Think of it as "digital detox."
Bradford Regional Medical Center on Monday opened a four-bed program to treat those suffering from Internet addiction. It is believed to be the first such hospital-based facility in the country, although private and out-patient programs were around before "friend" became a verb.
"I think this is a fairly new field, and certainly there is nothing to compare it to at this point," said Kimberly Young, the psychologist who created the cognitive behavioral therapy program at the McKean County facility, about 3 1/2 hours northeast of Pittsburgh.
"There is a learning curve for all of us."
Because Internet addiction is not recognized as a medical condition by the American Psychiatric Association's "Diagnostic and Statistical Manual of Mental Disorders," or DSM-5, treatment is not covered by insurance. Bradford's 10-day residential program costs $14,000.
Patients have no access to tech devices for the first 72 hours, and then they're slowly reintroduced. The regimen includes talk therapy and behavioral modification. No drugs are prescribed.
"We are trying to look at what are the basic costs for beds, meals, medical doctors, caseworkers, social workers -- all the services -- and this is what we came up with," said Ms. Young, adding that some for-profit addiction centers such as one in Malibu, Calif., run upward of $88,000 for a month's stay.
Then there is Oakland, Calif.-based and aptly named Digital Detox, which operates a trio of three-day summer events called Camp Grounded.Ditch the Galaxy s4's and iPads at the door; in place of Web surfing, there's a cheerfully low-tech lineup of activities including "dancing in the moonlight," "sneaking out at night" and rock wall-climbing.
Bradford Regional's announcement has garnered a surprising amount of media coverage, including reports on NBC's "Today," The Huffington Post, Fox News, and more.
"The whole thing has been a little crazy," said Ms. Young, who created the online Center for Internet Addiction Recovery as well as the www.netaddiction.com site, the latter in 1995.
Pittsburgh centers -- including Western Psychiatric Institute and Clinic at UPMC and Allegheny Health Network and Gateway Rehabilitation -- treat any number of behavioral and/or substance abuse issues, but none addresses Internet addiction.
"There is a lot of overlap with similar systems to treating pathological gambling," said Alicia Kaplan, a psychiatrist specializing in anxiety disorders in the Allegheny Health Network.
Dr. Kaplan, who worked as a fellow on a study of Internet addiction about 11 years ago at New York's Mt. Sinai Hospital, noted that although it's not yet recognized in the DSM-5, "as time goes on, with what might be more of a clinically established diagnosis, it's [likely to be] on the spectrum."
Internet use has changed drastically since it began to spread to households in the mid-1990s, she said.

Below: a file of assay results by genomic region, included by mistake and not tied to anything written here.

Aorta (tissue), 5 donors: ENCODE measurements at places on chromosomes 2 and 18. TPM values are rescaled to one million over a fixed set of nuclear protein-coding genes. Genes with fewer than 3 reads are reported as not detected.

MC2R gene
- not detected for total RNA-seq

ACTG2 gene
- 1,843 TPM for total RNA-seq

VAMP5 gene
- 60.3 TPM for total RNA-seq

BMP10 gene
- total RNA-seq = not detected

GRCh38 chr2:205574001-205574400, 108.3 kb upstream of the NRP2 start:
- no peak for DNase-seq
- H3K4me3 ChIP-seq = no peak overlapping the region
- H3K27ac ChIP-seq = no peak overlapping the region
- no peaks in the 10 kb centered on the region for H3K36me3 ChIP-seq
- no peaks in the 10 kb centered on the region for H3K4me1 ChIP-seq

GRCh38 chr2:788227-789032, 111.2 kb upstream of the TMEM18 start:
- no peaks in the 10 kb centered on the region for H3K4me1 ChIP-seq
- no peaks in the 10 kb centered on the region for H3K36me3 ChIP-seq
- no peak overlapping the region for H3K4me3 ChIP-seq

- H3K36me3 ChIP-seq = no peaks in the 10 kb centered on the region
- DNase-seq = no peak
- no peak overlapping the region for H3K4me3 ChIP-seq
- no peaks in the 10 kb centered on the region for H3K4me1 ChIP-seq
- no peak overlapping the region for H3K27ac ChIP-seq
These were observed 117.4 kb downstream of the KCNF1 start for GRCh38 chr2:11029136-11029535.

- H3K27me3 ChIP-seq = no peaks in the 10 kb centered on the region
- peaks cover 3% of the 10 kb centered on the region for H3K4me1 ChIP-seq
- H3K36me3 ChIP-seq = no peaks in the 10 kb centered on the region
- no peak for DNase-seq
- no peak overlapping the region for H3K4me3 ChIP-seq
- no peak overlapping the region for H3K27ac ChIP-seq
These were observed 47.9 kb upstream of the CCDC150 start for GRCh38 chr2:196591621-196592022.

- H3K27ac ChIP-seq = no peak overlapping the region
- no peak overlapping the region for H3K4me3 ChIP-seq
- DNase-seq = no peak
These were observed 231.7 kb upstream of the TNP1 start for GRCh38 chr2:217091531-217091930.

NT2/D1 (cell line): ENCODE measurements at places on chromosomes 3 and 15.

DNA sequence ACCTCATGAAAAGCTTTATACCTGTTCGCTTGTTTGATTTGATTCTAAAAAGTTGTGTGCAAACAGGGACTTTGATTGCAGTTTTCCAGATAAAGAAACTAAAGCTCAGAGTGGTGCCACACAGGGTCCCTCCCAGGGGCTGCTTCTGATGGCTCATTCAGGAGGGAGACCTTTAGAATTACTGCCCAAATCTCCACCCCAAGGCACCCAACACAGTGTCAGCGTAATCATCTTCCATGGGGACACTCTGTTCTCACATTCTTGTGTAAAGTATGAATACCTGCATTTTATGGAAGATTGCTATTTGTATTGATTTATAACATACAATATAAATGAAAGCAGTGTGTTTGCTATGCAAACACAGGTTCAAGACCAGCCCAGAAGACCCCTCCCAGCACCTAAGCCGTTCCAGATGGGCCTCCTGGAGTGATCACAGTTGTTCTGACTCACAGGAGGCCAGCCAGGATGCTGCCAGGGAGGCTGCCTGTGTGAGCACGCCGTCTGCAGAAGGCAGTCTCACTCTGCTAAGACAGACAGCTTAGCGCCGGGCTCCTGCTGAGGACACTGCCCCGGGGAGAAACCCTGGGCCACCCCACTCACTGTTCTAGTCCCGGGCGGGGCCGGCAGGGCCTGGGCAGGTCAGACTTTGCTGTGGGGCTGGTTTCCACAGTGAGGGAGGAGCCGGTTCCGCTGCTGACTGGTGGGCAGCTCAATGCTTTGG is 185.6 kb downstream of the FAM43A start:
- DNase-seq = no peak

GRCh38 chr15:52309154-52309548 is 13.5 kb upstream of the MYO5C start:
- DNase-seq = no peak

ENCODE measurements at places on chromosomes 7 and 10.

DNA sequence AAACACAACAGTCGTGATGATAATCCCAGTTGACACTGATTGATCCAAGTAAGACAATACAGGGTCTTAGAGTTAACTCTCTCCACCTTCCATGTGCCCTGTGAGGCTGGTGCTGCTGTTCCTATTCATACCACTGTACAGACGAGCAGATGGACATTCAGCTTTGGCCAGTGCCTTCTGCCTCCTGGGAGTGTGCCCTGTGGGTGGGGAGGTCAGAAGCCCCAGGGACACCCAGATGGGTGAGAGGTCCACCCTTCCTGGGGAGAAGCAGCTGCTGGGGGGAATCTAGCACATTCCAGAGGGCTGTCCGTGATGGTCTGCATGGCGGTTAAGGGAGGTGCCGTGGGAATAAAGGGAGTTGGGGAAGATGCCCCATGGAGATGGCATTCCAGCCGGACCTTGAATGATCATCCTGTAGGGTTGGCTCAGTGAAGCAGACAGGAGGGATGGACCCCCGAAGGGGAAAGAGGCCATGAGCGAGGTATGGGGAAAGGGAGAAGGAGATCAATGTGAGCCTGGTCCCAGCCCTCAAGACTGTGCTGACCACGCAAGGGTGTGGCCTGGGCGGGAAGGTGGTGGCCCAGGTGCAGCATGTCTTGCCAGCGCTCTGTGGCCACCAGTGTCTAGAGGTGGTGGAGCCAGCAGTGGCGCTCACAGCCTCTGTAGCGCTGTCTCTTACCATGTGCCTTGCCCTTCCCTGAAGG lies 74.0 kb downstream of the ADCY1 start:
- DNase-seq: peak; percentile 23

"In the early '90s, it was more AOL chat rooms and pornography, the late '90s, probably daytrading. In the 2000s, it became more auction houses like eBay and social media emerged.
"But gaming has probably been consistent[ly there] through the decades."
In 2007 Ms. Young developed an abstract that concluded the most likely demographic to suffer some form of Internet addiction was the white middle-aged male. Now, she said, "it's anybody with a computer and access -- it could be your 15-year-old son or your 70-year-old grandmother."
Since 2007, many online trends have flipped, with stay-at-home Web surfing giving way to Wi-Fi and streaming on-the-go. In 2009, tablets hit the consumer market in a big way.
So the image of the cyber-addicted husband typing away late at night doesn't fly anymore. A recent study by the Pew Research Center Internet Project suggested 30 percent of adults in the United States have no broadband Internet connection.
Although recent studies indicate that Internet use is on the rise, Asians far and away are more involved in Web activity than anyone else in the world. A 2009 episode of the PBS documentary series, "Frontline," focused on parents dropping off their children at free Internet Rescue Centers in South Korea, where an estimated 10 to 15 percent of the population was considered "at risk" for Internet addiction.
Some of the symptoms of Internet addiction, according to Ms. Young's program, include feeling "restless, moody, depressed, or irritable when attempting to cut down or stop Internet use."
Some might argue that the concept of Internet addiction is sort of the tail wagging the dog: that depressed, moody, irritable people might be more likely to lose themselves online, than becoming so because of Web surfing.
Ms. Young said successfully treating addictive behavior, whether it be for gambling, viewing porn or shopping, involves consistent follow-up. To that end, "family support is probably the most important variable I've seen."Although she's not a big tech person -- "I practice my own religion where I put my own stuff away in the evenings and weekends and try to look at family time" -- she said she understands that for the tech/Internet-obsessed, it is increasingly difficult to unplug.
"It's a whole different world in the last few decades. Now they're talking about wearing devices and Google Glass, so the technology just changes everything."
Maria Sciullo: firstname.lastname@example.org, 412-263-1478 or @MariaSciulloPG.